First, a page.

The Dream Type Of Manager

My best manager was a total opposite. A man who had been the head of the UK tax system and was working his retirement running a company I was a very junior and green employee for. I made a stupid mistake, one which cost a lot of time and money and I felt I was going to be sacked without doubt.

I was nervous, beating myself up about what I had done, what would happen. At the end of the day I was called to his office, he had made me wait and I had spent that day talking to other employees, trying to understand where I had gone wrong. It had been a simple mistyped line of code which sent a massive print job out totally wrong. I learn how I should have done it and I fretted.

My boss asked me to step into his office, he asked me to sit down. “Do you know what you did?” I babbled, yes, I had been stupid, I had not double-checked or asked for advice when I was doing something I had not really understood. It was totally my fault. He paused. “Will you do that again?” Of course I told him I would not, I would always double check, ask for help and not try to be so clever when I was not!

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“Okay…”

That was it. I paused and asked, should I clear my desk. He smiled. “You have learnt a valuable lesson, I can be sure that you will never make a mistake like that again. Why would I want to get rid of an employee who knows that?”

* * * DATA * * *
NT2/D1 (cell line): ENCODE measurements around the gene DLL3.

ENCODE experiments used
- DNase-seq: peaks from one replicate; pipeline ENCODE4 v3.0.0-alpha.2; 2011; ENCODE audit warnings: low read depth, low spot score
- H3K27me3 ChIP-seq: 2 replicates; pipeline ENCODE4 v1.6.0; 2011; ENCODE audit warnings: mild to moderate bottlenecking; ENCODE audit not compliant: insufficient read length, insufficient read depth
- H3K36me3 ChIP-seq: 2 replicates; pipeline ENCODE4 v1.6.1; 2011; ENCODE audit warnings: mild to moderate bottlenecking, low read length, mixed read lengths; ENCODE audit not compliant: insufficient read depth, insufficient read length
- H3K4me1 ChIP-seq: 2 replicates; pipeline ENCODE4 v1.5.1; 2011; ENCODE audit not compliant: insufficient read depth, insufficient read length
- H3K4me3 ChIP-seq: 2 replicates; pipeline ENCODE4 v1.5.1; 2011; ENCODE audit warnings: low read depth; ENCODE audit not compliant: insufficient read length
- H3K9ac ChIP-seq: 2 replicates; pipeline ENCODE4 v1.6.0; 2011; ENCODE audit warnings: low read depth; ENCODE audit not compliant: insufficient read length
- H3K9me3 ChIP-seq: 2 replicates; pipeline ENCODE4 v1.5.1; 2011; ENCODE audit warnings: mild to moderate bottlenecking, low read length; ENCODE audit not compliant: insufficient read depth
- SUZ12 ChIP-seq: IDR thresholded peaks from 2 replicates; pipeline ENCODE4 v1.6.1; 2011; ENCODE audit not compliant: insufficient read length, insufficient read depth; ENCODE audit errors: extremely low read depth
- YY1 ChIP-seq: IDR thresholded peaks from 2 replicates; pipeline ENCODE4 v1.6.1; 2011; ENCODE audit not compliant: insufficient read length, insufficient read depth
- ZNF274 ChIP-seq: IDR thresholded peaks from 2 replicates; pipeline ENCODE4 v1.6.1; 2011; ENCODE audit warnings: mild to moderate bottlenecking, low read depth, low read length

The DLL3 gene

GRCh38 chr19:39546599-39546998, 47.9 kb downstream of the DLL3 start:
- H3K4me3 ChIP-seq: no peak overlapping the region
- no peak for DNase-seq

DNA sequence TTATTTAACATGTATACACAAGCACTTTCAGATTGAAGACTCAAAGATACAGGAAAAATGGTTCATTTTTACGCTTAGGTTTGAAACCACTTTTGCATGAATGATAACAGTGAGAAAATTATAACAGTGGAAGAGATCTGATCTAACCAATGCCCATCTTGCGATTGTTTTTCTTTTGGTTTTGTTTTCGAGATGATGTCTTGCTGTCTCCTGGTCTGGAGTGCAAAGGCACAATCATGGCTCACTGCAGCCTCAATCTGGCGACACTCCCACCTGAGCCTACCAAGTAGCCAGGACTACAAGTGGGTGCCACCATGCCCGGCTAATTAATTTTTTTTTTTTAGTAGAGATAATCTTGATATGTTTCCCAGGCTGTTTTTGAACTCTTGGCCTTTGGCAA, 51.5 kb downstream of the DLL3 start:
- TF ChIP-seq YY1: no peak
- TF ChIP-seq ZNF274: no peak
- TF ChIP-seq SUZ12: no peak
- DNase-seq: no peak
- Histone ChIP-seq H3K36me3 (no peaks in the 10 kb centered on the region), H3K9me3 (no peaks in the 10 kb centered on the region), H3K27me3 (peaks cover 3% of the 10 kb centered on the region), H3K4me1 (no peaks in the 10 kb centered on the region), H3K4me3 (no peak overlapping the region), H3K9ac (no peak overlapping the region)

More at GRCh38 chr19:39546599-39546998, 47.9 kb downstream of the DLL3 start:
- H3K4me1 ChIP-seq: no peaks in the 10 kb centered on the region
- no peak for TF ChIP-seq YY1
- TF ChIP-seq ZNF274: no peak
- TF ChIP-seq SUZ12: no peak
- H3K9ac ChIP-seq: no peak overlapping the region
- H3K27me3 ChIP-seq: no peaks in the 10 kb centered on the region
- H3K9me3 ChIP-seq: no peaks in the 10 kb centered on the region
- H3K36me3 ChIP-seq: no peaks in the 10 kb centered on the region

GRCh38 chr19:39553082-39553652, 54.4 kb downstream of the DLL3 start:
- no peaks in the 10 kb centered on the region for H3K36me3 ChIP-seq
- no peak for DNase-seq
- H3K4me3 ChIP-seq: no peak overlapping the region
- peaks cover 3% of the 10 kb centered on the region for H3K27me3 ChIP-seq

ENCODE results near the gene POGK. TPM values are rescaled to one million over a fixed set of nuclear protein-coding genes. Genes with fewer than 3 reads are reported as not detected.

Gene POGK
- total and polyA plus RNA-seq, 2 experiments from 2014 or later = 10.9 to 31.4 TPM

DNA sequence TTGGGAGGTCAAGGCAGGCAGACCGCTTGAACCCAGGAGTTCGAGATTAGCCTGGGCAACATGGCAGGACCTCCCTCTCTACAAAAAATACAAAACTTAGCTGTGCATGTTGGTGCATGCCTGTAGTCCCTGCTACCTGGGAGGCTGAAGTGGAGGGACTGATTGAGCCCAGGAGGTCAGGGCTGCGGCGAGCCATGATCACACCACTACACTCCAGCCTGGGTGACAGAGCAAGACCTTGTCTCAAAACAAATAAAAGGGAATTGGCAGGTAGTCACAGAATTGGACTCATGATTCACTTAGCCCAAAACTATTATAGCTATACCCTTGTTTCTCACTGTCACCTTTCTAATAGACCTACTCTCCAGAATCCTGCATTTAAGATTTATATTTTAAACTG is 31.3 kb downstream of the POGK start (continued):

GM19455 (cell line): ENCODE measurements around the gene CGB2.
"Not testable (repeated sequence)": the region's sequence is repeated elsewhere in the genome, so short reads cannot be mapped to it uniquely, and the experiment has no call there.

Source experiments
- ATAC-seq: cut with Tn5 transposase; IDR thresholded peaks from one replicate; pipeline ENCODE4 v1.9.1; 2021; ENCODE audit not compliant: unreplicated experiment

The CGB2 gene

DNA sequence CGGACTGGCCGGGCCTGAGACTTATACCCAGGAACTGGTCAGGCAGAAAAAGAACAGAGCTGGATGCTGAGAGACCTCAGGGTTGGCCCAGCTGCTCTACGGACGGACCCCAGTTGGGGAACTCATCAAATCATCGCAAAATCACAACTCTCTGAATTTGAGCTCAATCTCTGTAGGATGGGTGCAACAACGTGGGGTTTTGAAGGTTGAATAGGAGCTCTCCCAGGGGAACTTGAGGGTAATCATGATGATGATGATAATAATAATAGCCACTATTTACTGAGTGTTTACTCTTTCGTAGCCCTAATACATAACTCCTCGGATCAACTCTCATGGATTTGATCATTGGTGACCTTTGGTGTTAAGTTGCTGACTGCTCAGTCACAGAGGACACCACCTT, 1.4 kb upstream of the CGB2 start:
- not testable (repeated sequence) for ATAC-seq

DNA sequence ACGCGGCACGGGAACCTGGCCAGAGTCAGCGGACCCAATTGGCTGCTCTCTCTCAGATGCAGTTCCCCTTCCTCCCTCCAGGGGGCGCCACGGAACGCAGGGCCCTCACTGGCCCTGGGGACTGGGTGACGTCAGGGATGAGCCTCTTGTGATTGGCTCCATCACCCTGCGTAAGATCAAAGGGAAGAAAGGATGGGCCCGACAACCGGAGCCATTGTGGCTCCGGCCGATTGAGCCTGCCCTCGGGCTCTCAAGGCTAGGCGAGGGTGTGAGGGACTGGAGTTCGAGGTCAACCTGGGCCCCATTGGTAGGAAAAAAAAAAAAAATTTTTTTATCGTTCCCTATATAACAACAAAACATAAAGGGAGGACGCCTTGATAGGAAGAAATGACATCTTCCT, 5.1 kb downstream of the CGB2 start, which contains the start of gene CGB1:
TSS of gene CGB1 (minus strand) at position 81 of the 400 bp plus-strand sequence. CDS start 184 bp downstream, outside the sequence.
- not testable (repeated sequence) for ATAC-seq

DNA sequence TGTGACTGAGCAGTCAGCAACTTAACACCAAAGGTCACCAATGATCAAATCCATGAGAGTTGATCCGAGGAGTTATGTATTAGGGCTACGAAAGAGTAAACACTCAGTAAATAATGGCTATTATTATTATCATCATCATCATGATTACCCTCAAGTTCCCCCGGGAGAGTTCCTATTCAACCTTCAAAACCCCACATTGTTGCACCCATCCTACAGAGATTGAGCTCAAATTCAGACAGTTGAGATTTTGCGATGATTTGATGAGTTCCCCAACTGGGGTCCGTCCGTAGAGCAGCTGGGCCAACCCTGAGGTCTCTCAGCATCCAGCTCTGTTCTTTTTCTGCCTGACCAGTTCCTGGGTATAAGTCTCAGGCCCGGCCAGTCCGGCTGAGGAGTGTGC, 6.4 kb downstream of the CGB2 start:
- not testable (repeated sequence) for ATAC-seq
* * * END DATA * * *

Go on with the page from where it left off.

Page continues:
I stayed with that company for many years, the way I was treated was a real object lesson in good management. Sadly, far too many poor managers exist out there.

The Complete Catalogue of Bad Managers

The Bully

My first boss fitted into the classic bully class. This is so often the ‘old school’ management by power style. I encountered this style again in the retail sector where one manager felt the only way to get the best from staff was to bawl and yell.

However, like so many bullies you will often find that this can be someone who either knows no better or is under stress and they are themselves running scared of the situation they have found themselves in.

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The Invisible Boss

This can either present itself as management from afar (usually the golf course or ‘important meetings) or just a boss who is too busy being important to deal with their staff.

It can feel refreshing as you will often have almost total freedom with your manager taking little or no interest in your activities, however you will soon find that you also lack the support that a good manager will provide. Without direction you may feel you are doing well just to find that you are not delivering against expectations you were not told about and suddenly it is all your fault.

The Micro Manager

The frustration of having a manager who feels the need to be involved in everything you do. The polar opposite to the Invisible Boss you will feel that there is no trust in your work as they will want to meddle in everything you do.